This time out, smalltown caterer and minister's wife Faith Fairchild's neighbor, Pix Miller, takes center stage, heading off to Norway to investigate the sudden disappearance of a family friend. Determined to discover the truth, Pix is drawn into a suspenseful world of intrigue, stolen antiques, secret histories, and deadly echoes from Norway's past and the Nazi occupation. Surrounded by the country's breathtaking beauty, the ever-resourceful New Englander perseveres -- until at last she finds herself face-to-face with a remorseless killer...with no way out.
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November 01, 1998
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Excerpt from The Body in the Fjord by Katherine Hall Page
"Pix, dear, I have to leave for Norway tomorrow, and I think you'd better come, too. Something rather dreadful has happened and Marit needs us."
"Norway?" Pix Miller was still breathless from catching the phone, and the name of the country was all she could get out at the moment. Norway -- this was considerably farther afield than her mother's usual proposals: lunch at Boston's venerable Chilton Club, bird-watching at the Audubon Sanctuary in Lincoln. Then the rest of what her mother had said hit home and she caught her breath quickly.
"Marit! What's wrong! Is she ill?"
Marit Hansen was one of Ursula Rowe's oldest and dearest friends. They had been girls together, growing up in Aleford, Massachusetts, some eighty years ago. Marit's family had moved back to Norway when Marit was a teenager, but the two friends had always stayed in touch.
"No, Marit's fine, but it appears that Kari's boyfriend, Erik, has been killed in some sort of tragic accident."
"Oh my God! Poor Kari! How is she taking it? What a thing to have to cope with at her age. You met him last summer, didn't you?"
"Yes. He was a student at the university with Kari. They talked about getting married in a few years, when they had enough money to buy an apartment." Ursula Rowe paused as the picture of the happy, carefree couple came to mind. They had taken a picnic to one of the islands near the Hansen's house in Tonsberg, on Norway's east coast. The fjord was filled with boats and the beaches filled with people eagerly storing up the summer sunshine against the long, dark winter. Kari, Marit Hansen's granddaughter, and Erik were a beautiful couple -- tall, blue-eyed, blond, so alike as to be brother and sister, except Erik was trying to grow a beard. Kari had teased him about the patchy stubble. Ursula felt very tired. It seemed every time the phone rang, it brought bad news -- sickness or another acquaintance gone. She knew she would never get used to it, no matter how often friends reached for the supposedly comforting platitudes, saying that it went with her age or that, in some cases, it had been a "good" death, mercifully painless, quick.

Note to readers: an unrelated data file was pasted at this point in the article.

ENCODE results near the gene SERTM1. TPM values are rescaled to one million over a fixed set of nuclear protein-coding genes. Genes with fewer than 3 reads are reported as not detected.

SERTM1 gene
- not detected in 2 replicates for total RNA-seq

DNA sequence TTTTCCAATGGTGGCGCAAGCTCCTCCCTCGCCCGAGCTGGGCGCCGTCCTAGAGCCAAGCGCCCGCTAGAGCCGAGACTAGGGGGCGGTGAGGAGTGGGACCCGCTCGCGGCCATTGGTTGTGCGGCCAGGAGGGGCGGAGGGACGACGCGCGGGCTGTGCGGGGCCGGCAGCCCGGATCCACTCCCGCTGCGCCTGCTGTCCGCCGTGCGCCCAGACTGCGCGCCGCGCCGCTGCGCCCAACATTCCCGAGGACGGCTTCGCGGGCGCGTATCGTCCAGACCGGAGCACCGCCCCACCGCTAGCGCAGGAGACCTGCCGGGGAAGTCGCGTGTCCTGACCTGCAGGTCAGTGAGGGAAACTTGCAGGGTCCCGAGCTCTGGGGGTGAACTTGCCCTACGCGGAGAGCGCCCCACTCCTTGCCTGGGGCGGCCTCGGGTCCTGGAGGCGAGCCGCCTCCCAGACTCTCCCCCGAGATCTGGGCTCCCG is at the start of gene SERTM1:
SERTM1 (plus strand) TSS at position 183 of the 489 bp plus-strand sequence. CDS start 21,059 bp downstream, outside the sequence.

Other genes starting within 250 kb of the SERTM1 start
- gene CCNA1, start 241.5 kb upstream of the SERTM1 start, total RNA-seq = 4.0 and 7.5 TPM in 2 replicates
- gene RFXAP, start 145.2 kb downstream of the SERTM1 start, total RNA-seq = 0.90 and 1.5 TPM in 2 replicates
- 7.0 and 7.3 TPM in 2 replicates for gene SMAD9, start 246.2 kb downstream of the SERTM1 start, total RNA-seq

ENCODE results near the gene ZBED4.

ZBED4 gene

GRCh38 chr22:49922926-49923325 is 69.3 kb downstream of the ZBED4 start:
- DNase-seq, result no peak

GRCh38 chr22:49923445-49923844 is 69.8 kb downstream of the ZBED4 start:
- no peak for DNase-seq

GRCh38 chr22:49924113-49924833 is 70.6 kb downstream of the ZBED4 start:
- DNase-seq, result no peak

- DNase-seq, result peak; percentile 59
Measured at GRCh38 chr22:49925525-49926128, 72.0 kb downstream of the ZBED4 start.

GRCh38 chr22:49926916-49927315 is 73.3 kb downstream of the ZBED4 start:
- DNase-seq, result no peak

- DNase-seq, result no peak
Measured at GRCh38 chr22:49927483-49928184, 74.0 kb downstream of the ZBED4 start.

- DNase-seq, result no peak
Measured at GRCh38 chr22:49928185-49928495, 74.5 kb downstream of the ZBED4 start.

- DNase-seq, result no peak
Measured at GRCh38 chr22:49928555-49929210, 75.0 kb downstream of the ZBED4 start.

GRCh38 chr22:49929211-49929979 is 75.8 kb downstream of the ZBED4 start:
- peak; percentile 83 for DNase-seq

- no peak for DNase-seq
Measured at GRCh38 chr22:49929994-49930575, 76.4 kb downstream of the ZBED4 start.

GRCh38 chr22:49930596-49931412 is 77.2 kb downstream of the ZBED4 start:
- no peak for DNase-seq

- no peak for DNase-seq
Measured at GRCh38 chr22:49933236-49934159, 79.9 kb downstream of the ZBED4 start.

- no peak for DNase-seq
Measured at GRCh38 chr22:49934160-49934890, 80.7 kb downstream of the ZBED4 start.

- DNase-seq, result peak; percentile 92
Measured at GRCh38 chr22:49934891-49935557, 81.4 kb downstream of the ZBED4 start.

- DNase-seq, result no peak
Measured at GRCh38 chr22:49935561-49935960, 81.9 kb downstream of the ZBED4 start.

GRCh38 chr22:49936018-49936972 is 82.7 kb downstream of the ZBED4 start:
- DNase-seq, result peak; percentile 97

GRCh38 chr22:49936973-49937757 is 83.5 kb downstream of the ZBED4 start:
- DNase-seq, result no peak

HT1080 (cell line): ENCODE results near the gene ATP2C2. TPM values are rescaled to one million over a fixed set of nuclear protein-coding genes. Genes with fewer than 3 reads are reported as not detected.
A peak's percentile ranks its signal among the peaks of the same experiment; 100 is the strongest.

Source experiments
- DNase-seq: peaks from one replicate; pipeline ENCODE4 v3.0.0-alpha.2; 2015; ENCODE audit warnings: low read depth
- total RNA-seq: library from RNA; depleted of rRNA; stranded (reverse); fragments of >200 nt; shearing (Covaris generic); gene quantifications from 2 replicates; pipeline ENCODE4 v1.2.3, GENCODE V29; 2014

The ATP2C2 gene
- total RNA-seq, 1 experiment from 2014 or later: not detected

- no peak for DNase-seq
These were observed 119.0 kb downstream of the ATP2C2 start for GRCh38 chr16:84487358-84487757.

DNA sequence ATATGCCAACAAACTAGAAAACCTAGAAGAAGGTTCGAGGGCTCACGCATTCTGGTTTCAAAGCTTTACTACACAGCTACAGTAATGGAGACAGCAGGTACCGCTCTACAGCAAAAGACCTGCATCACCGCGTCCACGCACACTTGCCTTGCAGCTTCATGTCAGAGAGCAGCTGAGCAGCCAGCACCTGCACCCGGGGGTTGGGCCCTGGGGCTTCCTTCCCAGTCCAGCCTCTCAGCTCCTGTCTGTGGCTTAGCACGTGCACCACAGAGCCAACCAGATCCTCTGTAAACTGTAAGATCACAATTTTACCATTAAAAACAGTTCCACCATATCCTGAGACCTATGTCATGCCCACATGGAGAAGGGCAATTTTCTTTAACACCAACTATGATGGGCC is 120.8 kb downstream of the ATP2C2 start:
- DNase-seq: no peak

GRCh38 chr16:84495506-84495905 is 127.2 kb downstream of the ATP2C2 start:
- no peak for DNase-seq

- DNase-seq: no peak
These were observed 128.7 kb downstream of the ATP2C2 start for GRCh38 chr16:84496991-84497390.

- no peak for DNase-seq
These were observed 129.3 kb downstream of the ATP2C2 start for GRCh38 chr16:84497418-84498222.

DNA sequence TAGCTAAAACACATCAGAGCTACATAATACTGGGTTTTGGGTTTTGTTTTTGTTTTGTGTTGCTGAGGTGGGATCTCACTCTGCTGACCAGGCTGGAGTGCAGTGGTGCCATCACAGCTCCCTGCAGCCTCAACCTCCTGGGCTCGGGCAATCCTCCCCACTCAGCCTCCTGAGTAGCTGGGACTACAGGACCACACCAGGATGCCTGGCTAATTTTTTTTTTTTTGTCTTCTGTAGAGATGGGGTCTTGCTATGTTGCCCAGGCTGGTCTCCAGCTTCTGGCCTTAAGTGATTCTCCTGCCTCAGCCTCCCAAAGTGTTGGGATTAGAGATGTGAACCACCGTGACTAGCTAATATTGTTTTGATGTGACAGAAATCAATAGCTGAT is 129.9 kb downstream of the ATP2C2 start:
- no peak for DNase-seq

But this death was different. There was nothing good about it. Erik Sorgard was young, barely out of his teens at twenty-one. He had hardly begun his life. All those hopes and dreams. She realized Pix was speaking.
"Mother, are you still there?" It was unusual for Ursula to tune out.
"Sorry, its all been quite upsetting and I have so much to do to get ready. And you -- you'd better call Sam right away. Samantha can keep an eye on Danny, and we shouldn't be gone too long, I hope."
Ursula had returned to matters at hand, but Pix was confused. Of course Marit would be upset about her granddaughter's fianc?'s death, and Ursula's particular brand of care -- a combination of stiff upper lip and subtle coddling -- was always effective, but to drop everything and rush off to Norway now?
"Can't you give yourself a few days to get ready? Why do you have to go tomorrow? I'm sure Marit would understand, and of course I feel terrible and would like to see Kari especially, but I can't just leave." Car pools, her part-time job at her friend and neighbor Faith Fairchild's catering company, plus all the meetings scheduled for this week -- the vestry, the food bank's steering committee, the PTA, the...
She heard a heavy sigh come over the wires. Ursula was not given to sighs, or vapors, or any other Victorian modes of self-expression.
"You wouldn't be able to see Kari. That's the whole point. She's missing. Now, wash, your hands and come over. We'll talk about it while I pack."
Pix peeled off one of her gardening gloves and regarded the dirt that always managed to seep through.
"How did you know I was in the garden?" She had to know. Her mother's clairvoyance could be startling.